I have lived in Bowling Green for 35 years, both in the city and county. I am not a politician, but I used to love living here. I am running for office because I think the City Commission has lost its way.
When I first moved here, the main shopping center was located where South Campus is now. I would buy groceries and have to wait in line while everyone in front of me had a conversation with the check out person. And, at least half of the time the people knew each other. When I was young, I was annoyed by this.
When my Dad and I would go places, we would be blocked in the road by two cars talking with each other. We would wait until they were through. I would say to myself “why don’t they just call each other?”
Going to the mall meant driving by vacant fields and most people were home by 9 p.m. The Mall was the place to catch up with friends.
Many WKU Alumni say they came from elsewhere to attend college, but chose to stay because it became home.
I understand these days are gone. I miss the pace. I miss having a conversation with every person I meet. I miss seeing green space in the city. I miss the local businesses. Do you remember the Iron Skillet, The Parakeet, Royal Barn Florist, Pushins, The Holidome, House of Wan, The Brass A? And there are many more. It was nice going into a business, seeing local people running their small business, and having a chat.
Now, there is more focus on developing industry, developing apartments, and master plans. These lack the heart of local business. When times get tough, big business leaves; small business owners innovate.
Gander Mountain-left; Camping World (local) took over the space.
Fruit of the Loom- layoffs every few years
I understand some of this is the result of the loss of brick and mortar sales. However we also live in the information age, yet are pursuing manufacturing. As far as I know, we are not preparing for the future in a responsible way. We know manufacturing jobs are being replaced by automation. Are we training our young to work in technology? We have STEM Programs, but does this continue through to adulthood and on to the work force? I know people who are WKU graduates laid off from WKU, Fruit of the Loom, etc. and the only jobs these white collar trained people can find is on a factory line. I am not opposed to blue collar work. But, if a person trained for white collar employment, then why aren’t there more white collar jobs available? WKU enrollment is down.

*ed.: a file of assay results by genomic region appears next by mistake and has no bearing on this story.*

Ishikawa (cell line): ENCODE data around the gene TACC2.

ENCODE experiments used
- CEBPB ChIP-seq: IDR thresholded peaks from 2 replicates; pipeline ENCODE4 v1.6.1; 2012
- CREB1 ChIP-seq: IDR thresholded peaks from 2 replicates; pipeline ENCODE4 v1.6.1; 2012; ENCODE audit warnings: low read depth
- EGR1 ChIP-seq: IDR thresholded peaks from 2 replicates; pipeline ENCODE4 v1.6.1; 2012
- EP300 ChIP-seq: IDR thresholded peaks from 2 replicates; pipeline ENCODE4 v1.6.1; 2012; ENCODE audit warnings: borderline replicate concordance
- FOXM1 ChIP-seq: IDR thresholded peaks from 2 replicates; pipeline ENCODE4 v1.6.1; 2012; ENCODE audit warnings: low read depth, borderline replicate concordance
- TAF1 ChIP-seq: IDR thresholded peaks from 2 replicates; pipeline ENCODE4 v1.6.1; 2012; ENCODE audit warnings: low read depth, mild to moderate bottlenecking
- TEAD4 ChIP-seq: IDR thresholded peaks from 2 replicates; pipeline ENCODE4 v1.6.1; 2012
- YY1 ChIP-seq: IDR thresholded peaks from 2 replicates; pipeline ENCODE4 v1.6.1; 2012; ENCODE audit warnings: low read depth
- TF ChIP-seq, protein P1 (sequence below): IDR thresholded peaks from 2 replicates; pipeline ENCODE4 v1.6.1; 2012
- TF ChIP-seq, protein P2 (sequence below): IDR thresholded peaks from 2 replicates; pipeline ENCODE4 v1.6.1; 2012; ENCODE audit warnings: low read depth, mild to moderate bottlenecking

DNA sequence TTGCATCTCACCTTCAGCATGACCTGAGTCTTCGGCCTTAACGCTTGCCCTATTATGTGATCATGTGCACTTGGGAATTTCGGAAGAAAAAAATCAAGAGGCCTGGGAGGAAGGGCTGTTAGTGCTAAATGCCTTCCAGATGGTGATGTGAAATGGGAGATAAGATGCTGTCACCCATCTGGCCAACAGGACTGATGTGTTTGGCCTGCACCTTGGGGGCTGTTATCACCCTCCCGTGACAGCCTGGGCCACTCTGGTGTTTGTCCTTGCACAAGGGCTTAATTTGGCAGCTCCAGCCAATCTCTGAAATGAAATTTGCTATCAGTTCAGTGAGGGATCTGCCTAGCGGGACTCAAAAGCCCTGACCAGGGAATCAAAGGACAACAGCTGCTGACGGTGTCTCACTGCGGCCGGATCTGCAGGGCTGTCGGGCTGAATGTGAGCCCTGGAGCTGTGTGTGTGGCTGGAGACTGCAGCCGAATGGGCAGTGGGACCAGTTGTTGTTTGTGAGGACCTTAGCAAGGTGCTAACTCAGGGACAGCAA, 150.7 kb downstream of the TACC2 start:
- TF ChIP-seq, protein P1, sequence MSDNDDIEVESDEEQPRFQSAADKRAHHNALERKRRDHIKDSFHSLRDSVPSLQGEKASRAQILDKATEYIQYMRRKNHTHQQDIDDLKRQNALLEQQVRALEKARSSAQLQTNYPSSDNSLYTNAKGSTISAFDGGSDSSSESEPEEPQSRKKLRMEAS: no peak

It has also been noted roughly 60% of the property in Bowling Green is rental/apartments and the other 39% are home owners. When the job market has a downturn, many who are more mobile will leave to find better jobs. Homeowners have roots in the community. They may be more innovative in their employment so they can stay in the community. Many couples find a “forever home” where they plan on starting and raising their family.
We all have seen how when a large company comes to a town they talk of how much they love the community. But when better incentives, cheaper labor comes along, these companies leave for better profit opportunities.
Research indicates the middle class is shrinking. I believe we have an obligation to support our local businesses and assist in developing small business. Many small businesses can support our economy in good times and bad. They will innovate, because their survival depends on it. We can grow our middle class; the backbone of society.
Here are some ideas to consider:
- Restart the Innovation Center to provide support for budding businesses
- Work more closely with the SBA (Small Business Administration) to help people make effective business plans and build success.
- Utilize local businesses for smaller City projects to invest in our local businesses.
- Implement the plan already in place in Christian County-if a person graduates from high school, two years of Community College or two years of Trade School are free, provided the student maintains an acceptable GPA.
- Coordinate with WKU and KCTCS to form a seamless transition from graduation to employment in the community.
These ideas are counter to the current City Commission, which seems to focus on industrial development only. I am not against the City Commission, but I think they need to broaden their view and focus on the individuals in the community.
According to Forbes, there is a prediction of the next recession to be in the second half of 2019. My concern is when the large factories leave, the economy will tank, the people will move, the rental properties will be vacant and we will look more like Detroit than Bowling Green. The heart of our city is the citizens and we need to help citizens grow roots in the community.
I may stand alone on this issue, but I thought there needs to be a discussion. Thank you for reading this post.